Those who know Duncan Sheik as a one-hit wonder (“Barely Breathing,” anyone?) may be surprised that he not only continues to churn out folk-pop but is now a Broadway composer. His music energizes the year’s most surprising transfer, a pop-rock adaptation of Spring Awakening, Frank Wedekind’s racy 1891 play of teen sex and suicide. Sheik talked to Boris Kachka about his initiation into the land of musicals.
You met your lyricist, Steven Sater, through a Buddhist sect?
There’s an interesting connection between Buddhism and musicians. I think it makes sense because of the chanting and stuff.
How did you react when he handed you a translation of Spring Awakening?
I said, “I don’t really know that this is where I want to go right now.” It just seemed like the genre can be aesthetically problematic. I’m trying to be diplomatic.
In other words, you didn’t like musicals.
Jazz hands! Despite the fact that people consider me a pop musician, I still feel like music needs to have some kind of gravitas.
It’s hard to talk about your own music in any way that sounds remotely reasonable. There’s a thing in musical theater which can really rub me the wrong way, where it’s like, “Why is this person singing?” But our concept was that songs were meant to be interior monologues.
But now the show’s being touted as the next Rent.
I don’t have a single bad thing to say about Rent, but I do think the shows are very, very different. There’s recitative in Rent. And that’s cool, but I’m a singer-songwriter, for lack of a better word.
Did you have any theater experience before this?
I was the Artful Dodger in Oliver.
In high school?
No, elementary school.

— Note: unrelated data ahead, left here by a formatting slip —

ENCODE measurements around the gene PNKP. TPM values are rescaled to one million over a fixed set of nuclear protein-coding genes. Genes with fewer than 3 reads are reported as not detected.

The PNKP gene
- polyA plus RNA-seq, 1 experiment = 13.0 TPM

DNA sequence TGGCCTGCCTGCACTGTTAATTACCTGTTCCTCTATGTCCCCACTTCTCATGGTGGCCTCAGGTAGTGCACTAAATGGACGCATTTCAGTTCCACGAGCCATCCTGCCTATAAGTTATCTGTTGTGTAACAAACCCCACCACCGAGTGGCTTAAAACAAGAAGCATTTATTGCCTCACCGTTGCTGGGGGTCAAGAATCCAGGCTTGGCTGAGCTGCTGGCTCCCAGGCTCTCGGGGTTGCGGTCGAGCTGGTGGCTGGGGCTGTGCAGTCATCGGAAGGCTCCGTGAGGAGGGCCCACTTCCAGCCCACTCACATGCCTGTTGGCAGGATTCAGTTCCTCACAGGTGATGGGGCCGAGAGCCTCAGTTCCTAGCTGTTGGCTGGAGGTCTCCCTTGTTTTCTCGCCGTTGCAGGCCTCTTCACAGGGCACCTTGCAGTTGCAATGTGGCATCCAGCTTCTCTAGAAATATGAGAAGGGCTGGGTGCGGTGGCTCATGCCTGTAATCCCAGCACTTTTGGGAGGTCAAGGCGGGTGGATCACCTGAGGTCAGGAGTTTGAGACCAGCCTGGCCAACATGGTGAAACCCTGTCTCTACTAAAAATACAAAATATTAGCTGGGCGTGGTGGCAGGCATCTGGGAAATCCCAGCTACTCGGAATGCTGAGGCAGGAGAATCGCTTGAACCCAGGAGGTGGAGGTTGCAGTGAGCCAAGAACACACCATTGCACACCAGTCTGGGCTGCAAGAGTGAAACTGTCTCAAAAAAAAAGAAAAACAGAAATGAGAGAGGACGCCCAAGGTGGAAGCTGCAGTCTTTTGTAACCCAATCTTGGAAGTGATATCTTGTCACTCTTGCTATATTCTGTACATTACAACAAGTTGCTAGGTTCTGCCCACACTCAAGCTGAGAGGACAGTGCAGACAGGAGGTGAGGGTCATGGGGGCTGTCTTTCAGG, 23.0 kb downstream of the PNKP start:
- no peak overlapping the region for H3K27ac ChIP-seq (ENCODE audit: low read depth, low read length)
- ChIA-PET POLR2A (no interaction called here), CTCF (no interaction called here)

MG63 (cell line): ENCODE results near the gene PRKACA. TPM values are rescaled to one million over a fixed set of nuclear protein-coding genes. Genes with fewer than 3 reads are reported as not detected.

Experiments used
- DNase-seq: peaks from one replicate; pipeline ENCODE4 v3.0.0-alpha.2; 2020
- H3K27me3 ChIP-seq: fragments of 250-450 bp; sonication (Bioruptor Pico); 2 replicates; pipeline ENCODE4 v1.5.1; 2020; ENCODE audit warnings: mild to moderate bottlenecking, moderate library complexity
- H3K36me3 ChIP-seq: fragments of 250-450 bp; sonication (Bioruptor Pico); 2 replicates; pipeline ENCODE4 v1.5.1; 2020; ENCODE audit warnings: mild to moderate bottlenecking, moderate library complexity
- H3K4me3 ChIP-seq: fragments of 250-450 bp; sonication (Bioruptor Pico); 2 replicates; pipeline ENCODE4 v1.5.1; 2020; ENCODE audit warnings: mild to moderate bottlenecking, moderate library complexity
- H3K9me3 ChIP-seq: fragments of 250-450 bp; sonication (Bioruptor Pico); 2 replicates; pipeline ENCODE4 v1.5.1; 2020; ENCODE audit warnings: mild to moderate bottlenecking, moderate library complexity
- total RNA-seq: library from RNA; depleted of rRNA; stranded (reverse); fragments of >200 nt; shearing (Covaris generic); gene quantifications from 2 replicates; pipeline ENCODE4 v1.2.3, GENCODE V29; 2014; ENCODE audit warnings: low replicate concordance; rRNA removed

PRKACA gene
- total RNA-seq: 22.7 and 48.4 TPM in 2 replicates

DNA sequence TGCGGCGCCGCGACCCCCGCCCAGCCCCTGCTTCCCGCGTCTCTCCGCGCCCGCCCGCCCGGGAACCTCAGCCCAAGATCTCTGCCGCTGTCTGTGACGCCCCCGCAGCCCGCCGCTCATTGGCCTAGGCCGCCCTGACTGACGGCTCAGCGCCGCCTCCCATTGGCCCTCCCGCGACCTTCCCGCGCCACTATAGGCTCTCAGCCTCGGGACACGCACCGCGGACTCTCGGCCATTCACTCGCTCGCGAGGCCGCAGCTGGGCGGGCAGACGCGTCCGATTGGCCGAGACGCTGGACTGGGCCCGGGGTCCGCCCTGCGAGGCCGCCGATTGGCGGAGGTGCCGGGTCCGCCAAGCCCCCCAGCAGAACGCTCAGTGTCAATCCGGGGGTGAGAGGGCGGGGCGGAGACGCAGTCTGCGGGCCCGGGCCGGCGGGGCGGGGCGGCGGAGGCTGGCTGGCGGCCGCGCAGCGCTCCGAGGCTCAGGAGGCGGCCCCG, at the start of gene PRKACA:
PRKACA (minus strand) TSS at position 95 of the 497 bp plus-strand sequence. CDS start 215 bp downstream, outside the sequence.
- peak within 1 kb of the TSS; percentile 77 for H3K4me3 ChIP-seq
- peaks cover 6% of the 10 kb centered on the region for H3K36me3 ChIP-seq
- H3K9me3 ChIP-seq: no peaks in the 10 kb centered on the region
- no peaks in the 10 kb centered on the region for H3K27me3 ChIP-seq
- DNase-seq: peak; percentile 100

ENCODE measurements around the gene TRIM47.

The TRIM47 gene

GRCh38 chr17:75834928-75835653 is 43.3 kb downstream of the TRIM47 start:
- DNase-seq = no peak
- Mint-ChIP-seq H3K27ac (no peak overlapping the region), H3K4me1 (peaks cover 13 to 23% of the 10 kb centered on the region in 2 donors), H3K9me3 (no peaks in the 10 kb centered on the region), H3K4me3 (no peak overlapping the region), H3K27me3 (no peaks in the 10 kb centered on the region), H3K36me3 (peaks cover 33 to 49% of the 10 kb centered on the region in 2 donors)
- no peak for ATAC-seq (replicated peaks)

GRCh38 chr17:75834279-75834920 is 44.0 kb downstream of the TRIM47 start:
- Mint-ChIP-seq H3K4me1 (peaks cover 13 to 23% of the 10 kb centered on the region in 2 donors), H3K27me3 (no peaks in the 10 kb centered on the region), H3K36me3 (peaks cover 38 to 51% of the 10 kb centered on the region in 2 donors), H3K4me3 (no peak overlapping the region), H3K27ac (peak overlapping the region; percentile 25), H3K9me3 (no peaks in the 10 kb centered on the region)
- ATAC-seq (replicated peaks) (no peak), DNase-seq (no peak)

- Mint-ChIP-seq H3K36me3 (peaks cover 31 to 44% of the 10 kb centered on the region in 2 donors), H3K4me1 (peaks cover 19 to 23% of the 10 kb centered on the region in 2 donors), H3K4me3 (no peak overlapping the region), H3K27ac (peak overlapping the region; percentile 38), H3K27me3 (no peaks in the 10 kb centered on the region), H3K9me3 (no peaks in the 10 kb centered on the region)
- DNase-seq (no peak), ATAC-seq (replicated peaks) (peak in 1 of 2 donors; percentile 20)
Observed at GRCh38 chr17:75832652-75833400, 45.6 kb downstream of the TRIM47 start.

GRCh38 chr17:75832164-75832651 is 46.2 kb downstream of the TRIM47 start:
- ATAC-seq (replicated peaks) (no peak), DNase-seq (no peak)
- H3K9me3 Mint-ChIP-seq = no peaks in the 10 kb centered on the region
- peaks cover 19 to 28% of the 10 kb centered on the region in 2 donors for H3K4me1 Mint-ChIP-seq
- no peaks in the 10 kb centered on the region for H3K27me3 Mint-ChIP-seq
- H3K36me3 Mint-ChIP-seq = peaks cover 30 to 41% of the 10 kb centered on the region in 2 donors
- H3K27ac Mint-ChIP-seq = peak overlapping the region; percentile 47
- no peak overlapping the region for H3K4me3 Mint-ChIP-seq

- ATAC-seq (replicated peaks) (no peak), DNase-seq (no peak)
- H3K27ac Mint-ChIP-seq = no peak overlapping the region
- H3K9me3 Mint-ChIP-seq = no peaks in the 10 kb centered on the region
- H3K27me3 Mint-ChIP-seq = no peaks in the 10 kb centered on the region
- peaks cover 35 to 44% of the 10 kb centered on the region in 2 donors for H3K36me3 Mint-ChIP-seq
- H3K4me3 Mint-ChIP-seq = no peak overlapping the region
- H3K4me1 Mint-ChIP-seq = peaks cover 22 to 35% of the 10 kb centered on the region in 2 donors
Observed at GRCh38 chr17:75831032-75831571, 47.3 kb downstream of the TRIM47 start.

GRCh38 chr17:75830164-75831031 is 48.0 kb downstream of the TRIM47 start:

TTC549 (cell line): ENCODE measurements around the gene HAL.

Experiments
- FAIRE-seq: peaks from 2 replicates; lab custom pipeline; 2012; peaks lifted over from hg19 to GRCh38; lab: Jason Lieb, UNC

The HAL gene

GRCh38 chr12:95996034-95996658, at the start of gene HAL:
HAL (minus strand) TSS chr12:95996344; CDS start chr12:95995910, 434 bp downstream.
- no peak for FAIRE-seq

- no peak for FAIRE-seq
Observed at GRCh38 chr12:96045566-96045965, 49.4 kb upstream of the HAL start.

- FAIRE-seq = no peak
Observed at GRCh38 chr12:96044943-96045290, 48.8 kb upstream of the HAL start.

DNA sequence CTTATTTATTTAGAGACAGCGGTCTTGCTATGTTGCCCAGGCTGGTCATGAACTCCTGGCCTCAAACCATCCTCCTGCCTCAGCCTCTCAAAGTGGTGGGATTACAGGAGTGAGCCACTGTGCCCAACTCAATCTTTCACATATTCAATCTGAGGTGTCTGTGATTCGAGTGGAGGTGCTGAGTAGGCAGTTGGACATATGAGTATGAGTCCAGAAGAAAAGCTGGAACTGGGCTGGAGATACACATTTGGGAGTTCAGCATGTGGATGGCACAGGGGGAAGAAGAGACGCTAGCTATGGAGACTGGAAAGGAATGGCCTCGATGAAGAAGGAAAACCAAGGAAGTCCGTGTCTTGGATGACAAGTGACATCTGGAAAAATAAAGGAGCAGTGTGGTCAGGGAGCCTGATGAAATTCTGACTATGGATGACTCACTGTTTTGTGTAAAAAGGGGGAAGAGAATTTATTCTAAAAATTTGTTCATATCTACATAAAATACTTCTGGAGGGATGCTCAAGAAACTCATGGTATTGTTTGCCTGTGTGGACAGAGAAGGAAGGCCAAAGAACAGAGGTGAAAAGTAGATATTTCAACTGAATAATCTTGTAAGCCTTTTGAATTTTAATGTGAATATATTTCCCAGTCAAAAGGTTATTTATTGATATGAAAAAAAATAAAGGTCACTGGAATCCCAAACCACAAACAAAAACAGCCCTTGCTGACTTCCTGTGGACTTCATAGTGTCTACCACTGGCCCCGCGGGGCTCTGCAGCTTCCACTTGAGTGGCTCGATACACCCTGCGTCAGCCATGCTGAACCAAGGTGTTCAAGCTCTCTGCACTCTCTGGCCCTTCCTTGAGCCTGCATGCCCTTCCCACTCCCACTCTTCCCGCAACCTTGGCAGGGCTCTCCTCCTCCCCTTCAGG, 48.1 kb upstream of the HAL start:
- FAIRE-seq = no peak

Did you ever think your career would take this strange turn?
The problem with my strange career is that I made what I thought was this kind of weird folk record, and I was put in the middle of a top-40 contest, and it was not a place I was comfortable. But the reality is it was completely frustrating to go from selling 700,000 records to selling 100,000. It sucked. So in a way, Spring Awakening has been a big relief.
What was it like hanging around teenagers for so long?
Sometimes I have to remind myself that I am 37, as of yesterday.
Happy birthday. Have the kids been turning you on to the new music?
I actually have my brother, who’s 26 and lives in Williamsburg, so I find all of this stuff before they do. Look, a lot of them are still listening to Kelly Clarkson.
Are you working on any more musicals?
Steven and I have another show called The Nightingale, based on the Hans Christian Andersen fairy tale. It’s a little more—I don’t want to say kid-friendly, but it doesn’t deal with incest and abortion and masturbation.
At the Eugene O’Neill Theatre; in previews for a December 10 opening